Mitt Romney is a successful businessman and a devoted family man. He’s handsome, possesses a firm handshake, and smells like Corinthian leather. He has the wink, the nod, the “point out the high school buddy in the crowd, shake your head and laugh” thing, the ability to end a sentence with a promise guaranteed to rile up his constituents, the blue jeans/flannel shirt/”hey, I’m a normal guy!” look , the phalanx of smiling kids behind him. In biz-speak, he “ticks all the right boxes”.
In other words, he’s an android birthed from the womb of corporate America – and his death knell will be his complete and utter lack of real, believable charisma and pathos. Sure, I’d follow Mitt Romney’s investment advice, and I know he could help me out if I ever became hopelessly flummoxed by the Cape Cod antiquing scene – but I wouldn’t follow the guy into a foxhole. In fact, I wouldn’t follow him down the block, unless our destination was a bank or a seminar on M&A’s. Unless he’s talking dollars and cents, Mitt Romney inspires me not the least. I don’t believe he has the depth and complexity of character to make a difference as POTUS, and I don’t believe he has the stones to yank this country out of the morass of greed and indifference it’s currently wallowing in. In short, it would be business – with an emphasis on business – as usual.
Given the choice between Mitt Romney and Barack Obama, it’s no contest – Obama gets my vote hands-down, based purely on charisma, attitude and personality. He has his faults, sure — but what President doesn’t? The country’s current state has more to do with its size and a festering culture of irresponsibility than its President. Seriously, how much impact can one man have on a country of 350 million that is separated from him by distance and bureaucracy? Anyways, Obama’s charismatic. He’s personable. He feels genuine – or as genuine as a politician can feel. He seems to care, he can shoot the shit in a believable, “normal guy” way, he’s a fighter, and I don’t get the sense that there’s a secret tab behind his left ear that when pulled will allow you to remove his face, like I do with Romney. If Romney buys the Republican nomination, Obama will crush him. Yes crush, in italics.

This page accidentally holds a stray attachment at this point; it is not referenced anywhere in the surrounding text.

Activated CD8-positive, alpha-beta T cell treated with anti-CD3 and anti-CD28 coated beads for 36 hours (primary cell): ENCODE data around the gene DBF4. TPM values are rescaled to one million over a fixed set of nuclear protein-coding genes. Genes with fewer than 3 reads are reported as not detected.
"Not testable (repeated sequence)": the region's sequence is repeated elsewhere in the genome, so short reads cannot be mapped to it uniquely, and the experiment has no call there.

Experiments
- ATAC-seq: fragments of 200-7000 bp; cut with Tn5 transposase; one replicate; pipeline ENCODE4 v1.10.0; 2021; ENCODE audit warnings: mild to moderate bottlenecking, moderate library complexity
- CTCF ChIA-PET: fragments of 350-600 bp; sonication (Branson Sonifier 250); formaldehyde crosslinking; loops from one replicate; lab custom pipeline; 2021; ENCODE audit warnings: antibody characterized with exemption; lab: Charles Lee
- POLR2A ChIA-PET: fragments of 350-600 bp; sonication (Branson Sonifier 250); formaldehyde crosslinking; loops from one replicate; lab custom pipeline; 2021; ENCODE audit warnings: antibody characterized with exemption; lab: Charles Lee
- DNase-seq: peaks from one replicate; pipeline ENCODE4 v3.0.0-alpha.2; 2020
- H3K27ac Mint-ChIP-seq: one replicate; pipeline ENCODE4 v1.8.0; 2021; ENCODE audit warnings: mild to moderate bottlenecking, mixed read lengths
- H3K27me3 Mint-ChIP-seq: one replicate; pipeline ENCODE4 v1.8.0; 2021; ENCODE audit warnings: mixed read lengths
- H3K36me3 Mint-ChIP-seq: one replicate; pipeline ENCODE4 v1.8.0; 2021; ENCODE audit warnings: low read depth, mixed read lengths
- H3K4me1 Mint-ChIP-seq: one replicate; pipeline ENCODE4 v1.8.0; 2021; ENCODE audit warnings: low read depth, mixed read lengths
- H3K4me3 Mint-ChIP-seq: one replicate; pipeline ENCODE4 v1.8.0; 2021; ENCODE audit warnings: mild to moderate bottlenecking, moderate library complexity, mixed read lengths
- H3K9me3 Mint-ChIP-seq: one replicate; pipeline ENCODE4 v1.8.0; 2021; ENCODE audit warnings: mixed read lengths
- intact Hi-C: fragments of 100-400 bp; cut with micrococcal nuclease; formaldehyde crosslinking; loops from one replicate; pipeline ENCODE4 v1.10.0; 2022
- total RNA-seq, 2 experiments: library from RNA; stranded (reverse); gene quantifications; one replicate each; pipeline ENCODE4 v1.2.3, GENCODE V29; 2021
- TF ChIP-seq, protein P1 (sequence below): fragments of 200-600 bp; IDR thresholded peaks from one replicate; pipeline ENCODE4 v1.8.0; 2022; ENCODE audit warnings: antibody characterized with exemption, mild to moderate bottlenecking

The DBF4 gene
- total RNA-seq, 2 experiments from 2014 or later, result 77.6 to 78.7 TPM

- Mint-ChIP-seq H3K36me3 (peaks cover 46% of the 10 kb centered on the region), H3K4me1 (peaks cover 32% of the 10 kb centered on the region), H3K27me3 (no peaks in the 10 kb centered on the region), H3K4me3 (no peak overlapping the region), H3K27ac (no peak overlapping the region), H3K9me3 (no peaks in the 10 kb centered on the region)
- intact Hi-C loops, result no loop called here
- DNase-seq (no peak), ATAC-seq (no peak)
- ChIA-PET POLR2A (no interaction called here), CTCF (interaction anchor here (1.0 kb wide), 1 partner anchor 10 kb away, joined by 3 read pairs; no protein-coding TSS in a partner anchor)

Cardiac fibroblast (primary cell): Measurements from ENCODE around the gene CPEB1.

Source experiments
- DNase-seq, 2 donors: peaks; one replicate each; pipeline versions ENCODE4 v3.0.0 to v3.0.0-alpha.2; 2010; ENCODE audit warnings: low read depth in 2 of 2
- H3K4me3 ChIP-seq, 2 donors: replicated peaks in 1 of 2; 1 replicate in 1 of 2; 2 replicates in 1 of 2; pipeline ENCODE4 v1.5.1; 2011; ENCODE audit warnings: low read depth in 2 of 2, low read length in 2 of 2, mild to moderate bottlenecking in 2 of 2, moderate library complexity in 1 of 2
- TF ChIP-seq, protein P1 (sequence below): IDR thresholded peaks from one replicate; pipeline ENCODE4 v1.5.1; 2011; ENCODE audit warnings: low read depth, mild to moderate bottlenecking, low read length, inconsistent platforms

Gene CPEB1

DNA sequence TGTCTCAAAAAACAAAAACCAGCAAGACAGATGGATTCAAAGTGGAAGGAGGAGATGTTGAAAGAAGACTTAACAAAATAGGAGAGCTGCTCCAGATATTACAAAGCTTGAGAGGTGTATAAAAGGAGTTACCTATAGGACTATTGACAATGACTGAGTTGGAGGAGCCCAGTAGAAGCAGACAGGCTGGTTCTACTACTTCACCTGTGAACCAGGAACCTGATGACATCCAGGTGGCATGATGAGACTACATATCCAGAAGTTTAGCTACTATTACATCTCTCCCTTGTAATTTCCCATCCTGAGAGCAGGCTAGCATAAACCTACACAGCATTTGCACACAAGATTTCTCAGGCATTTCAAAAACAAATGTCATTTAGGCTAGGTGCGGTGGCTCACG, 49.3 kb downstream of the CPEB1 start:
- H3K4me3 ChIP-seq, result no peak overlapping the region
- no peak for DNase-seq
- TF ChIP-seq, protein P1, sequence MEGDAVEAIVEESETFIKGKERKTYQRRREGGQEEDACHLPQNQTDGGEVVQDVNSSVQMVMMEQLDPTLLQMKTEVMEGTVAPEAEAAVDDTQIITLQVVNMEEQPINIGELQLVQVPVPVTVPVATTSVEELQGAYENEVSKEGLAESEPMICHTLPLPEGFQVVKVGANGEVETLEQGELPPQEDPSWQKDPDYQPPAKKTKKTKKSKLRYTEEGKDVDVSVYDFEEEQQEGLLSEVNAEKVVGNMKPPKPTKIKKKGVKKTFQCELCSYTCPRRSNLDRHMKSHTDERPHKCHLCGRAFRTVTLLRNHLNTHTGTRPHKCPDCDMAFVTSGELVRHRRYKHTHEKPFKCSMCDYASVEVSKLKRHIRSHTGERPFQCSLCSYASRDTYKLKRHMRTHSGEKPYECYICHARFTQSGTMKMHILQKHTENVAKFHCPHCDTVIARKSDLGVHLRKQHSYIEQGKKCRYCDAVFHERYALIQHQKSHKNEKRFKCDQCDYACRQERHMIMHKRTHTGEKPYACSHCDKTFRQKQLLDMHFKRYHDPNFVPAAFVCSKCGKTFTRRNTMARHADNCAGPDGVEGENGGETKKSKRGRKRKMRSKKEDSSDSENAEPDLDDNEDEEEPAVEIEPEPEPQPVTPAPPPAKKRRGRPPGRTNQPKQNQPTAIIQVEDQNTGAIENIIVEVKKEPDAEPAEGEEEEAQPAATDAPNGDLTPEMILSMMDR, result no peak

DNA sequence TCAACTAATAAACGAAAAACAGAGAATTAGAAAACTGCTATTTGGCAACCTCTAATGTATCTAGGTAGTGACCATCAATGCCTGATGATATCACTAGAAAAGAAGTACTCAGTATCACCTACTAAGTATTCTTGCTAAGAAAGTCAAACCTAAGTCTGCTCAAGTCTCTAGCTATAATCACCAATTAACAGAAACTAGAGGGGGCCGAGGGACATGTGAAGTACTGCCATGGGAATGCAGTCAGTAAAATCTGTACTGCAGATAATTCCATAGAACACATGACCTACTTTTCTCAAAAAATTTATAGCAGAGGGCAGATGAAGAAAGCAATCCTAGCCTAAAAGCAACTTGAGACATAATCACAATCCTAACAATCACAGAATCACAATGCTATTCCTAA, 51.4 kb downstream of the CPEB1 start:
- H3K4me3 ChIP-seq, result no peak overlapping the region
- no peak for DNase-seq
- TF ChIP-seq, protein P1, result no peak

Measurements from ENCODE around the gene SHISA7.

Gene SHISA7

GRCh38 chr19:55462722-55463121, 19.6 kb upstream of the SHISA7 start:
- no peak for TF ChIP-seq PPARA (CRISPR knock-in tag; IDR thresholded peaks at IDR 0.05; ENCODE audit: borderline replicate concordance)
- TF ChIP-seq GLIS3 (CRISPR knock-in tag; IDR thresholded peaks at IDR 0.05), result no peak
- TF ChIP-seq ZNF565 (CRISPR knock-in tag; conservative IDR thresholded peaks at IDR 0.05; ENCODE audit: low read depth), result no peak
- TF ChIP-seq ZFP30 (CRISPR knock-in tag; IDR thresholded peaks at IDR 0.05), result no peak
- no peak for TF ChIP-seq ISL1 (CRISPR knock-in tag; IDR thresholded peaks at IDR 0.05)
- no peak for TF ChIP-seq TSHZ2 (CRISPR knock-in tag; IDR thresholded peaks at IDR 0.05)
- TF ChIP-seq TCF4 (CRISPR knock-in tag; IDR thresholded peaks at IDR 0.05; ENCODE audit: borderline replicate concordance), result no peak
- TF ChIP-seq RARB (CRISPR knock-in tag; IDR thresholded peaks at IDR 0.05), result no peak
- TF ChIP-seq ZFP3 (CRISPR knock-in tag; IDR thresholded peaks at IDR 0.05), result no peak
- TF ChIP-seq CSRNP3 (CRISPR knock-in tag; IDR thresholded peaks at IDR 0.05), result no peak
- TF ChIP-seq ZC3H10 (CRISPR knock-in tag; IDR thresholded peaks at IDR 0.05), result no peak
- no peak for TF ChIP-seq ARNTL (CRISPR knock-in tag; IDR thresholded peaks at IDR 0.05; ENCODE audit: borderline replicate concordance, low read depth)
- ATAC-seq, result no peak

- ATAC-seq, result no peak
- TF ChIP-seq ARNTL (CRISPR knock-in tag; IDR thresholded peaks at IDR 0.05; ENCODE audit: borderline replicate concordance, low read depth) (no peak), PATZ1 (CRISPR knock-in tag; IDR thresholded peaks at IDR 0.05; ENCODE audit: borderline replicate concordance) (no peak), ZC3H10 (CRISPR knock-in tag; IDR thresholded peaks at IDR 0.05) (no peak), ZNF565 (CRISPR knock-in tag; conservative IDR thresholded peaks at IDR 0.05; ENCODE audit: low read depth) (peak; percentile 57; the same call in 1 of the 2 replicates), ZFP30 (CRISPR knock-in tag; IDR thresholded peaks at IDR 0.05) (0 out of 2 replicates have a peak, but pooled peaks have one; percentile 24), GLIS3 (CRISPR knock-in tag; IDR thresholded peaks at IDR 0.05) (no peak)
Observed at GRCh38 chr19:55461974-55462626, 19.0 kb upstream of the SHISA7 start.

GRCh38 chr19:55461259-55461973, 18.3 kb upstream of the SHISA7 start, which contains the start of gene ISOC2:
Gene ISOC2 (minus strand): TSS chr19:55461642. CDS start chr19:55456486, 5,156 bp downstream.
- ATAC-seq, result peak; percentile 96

Bear in mind that I’m analyzing this from a neutral position. I’m not a Republican or a Democrat. What am I? I think federal government should operate at 20% of its current capacity and authority. I put more emphasis on the individual than the collective. If I were President, and you gave yourself second-degree burns because you wedged a cup of hot coffee between your legs, you would immediately be exiled to my brand-new, Moon-based Colony for Knuckleheads who Contribute Nothing to Society. Your lawyer will be there – you guys can catch up! I believe the trough should be drained and the Capitol fumigated, post-haste. I believe that all politicians’ salaries should be capped at $50K, and that 75% of all post-office revenues accrued from lobbying, consulting and book tours should be donated to charity.
But since we’re still years away from any of this happening, I’ll have to occupy my time with the current situation.
IOH: N/A – Mitt Romney won’t be elected President.
Here’s a song about what could happen if we all finally got our shit together.